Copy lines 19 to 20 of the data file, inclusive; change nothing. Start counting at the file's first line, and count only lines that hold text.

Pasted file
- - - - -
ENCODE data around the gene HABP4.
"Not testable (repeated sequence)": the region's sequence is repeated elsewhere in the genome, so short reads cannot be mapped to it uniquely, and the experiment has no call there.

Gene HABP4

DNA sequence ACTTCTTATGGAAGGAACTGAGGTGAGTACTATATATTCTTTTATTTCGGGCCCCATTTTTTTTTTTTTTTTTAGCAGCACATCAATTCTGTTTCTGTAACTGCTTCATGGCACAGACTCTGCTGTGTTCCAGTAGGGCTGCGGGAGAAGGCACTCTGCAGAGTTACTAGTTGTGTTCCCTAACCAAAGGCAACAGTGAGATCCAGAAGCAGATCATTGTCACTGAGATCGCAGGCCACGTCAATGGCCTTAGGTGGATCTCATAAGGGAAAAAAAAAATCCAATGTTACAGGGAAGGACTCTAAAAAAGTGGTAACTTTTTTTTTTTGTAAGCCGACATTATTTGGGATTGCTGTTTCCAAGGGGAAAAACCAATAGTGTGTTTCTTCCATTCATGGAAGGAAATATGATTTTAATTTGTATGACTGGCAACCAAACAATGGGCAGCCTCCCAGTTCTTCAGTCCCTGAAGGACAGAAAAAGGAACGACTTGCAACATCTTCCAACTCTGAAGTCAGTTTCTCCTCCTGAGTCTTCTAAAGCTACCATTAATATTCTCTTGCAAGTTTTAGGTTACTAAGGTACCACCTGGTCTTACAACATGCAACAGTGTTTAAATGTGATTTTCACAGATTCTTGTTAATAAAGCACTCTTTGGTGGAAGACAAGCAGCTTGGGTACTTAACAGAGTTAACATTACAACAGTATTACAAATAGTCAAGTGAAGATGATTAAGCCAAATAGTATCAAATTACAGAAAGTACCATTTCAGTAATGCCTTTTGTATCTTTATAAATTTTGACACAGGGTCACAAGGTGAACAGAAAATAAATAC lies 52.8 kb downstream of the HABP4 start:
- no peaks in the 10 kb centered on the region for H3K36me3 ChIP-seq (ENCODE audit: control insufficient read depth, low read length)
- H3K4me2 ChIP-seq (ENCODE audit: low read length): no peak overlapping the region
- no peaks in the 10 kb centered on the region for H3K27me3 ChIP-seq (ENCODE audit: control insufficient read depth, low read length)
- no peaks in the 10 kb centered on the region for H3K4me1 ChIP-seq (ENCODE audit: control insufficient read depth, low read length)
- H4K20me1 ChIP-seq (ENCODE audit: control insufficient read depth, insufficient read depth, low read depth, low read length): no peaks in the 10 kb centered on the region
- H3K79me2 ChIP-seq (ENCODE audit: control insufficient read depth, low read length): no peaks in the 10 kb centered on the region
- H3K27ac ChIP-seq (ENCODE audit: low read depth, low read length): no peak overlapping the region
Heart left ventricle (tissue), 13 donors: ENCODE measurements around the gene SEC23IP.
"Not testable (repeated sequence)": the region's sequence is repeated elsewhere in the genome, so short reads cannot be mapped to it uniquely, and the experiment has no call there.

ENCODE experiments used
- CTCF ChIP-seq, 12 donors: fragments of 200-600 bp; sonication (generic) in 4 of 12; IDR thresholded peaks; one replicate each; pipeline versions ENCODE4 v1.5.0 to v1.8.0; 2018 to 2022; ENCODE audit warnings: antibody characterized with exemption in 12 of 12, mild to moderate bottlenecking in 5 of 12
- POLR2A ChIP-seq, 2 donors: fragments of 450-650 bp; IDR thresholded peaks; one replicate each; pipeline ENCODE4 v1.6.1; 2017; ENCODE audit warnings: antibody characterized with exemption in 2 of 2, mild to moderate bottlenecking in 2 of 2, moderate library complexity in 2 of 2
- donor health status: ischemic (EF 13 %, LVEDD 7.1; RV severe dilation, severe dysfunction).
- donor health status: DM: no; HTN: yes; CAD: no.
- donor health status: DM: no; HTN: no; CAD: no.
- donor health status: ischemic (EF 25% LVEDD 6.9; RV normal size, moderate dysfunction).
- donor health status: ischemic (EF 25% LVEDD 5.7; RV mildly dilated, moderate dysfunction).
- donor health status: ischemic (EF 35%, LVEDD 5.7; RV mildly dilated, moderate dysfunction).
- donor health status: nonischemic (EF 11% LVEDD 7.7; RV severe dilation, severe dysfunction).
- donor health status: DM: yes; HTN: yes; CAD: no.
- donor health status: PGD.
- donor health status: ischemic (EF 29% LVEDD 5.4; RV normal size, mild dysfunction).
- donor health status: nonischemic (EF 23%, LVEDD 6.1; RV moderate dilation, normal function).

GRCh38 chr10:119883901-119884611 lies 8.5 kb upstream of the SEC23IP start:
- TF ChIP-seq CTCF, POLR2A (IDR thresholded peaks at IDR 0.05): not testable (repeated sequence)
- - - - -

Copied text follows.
- donor health status: DM: no; HTN: no; CAD: no.
- donor health status: ischemic (EF 25% LVEDD 6.9; RV normal size, moderate dysfunction).